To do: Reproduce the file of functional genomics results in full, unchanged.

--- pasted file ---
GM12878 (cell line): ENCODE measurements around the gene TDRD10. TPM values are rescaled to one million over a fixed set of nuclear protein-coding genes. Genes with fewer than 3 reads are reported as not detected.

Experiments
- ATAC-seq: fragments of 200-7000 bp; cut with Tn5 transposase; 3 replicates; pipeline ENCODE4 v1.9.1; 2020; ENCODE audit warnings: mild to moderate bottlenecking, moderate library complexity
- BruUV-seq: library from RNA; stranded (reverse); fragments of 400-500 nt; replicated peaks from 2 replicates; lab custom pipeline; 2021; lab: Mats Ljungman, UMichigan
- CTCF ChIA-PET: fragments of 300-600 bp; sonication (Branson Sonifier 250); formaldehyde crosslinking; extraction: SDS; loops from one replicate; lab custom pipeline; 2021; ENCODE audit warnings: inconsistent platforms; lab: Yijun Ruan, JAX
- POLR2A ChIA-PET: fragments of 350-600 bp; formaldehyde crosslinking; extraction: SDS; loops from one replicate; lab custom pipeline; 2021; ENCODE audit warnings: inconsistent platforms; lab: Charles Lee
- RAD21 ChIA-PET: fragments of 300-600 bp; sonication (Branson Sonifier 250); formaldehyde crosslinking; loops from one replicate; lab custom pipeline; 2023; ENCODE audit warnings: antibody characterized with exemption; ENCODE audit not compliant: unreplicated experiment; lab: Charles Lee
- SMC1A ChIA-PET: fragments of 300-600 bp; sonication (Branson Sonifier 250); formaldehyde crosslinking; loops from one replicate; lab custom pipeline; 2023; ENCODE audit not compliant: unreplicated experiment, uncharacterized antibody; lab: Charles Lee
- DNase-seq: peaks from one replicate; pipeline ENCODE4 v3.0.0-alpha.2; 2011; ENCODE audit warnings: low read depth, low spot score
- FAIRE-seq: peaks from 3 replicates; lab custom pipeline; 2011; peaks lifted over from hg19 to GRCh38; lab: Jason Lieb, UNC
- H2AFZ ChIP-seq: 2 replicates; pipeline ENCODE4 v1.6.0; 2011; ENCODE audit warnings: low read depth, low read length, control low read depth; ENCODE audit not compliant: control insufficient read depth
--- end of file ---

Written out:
GM12878 (cell line): ENCODE measurements around the gene TDRD10. TPM values are rescaled to one million over a fixed set of nuclear protein-coding genes. Genes with fewer than 3 reads are reported as not detected.

Experiments
- ATAC-seq: fragments of 200-7000 bp; cut with Tn5 transposase; 3 replicates; pipeline ENCODE4 v1.9.1; 2020; ENCODE audit warnings: mild to moderate bottlenecking, moderate library complexity
- BruUV-seq: library from RNA; stranded (reverse); fragments of 400-500 nt; replicated peaks from 2 replicates; lab custom pipeline; 2021; lab: Mats Ljungman, UMichigan
- CTCF ChIA-PET: fragments of 300-600 bp; sonication (Branson Sonifier 250); formaldehyde crosslinking; extraction: SDS; loops from one replicate; lab custom pipeline; 2021; ENCODE audit warnings: inconsistent platforms; lab: Yijun Ruan, JAX
- POLR2A ChIA-PET: fragments of 350-600 bp; formaldehyde crosslinking; extraction: SDS; loops from one replicate; lab custom pipeline; 2021; ENCODE audit warnings: inconsistent platforms; lab: Charles Lee
- RAD21 ChIA-PET: fragments of 300-600 bp; sonication (Branson Sonifier 250); formaldehyde crosslinking; loops from one replicate; lab custom pipeline; 2023; ENCODE audit warnings: antibody characterized with exemption; ENCODE audit not compliant: unreplicated experiment; lab: Charles Lee
- SMC1A ChIA-PET: fragments of 300-600 bp; sonication (Branson Sonifier 250); formaldehyde crosslinking; loops from one replicate; lab custom pipeline; 2023; ENCODE audit not compliant: unreplicated experiment, uncharacterized antibody; lab: Charles Lee
- DNase-seq: peaks from one replicate; pipeline ENCODE4 v3.0.0-alpha.2; 2011; ENCODE audit warnings: low read depth, low spot score
- FAIRE-seq: peaks from 3 replicates; lab custom pipeline; 2011; peaks lifted over from hg19 to GRCh38; lab: Jason Lieb, UNC
- H2AFZ ChIP-seq: 2 replicates; pipeline ENCODE4 v1.6.0; 2011; ENCODE audit warnings: low read depth, low read length, control low read depth; ENCODE audit not compliant: control insufficient read depth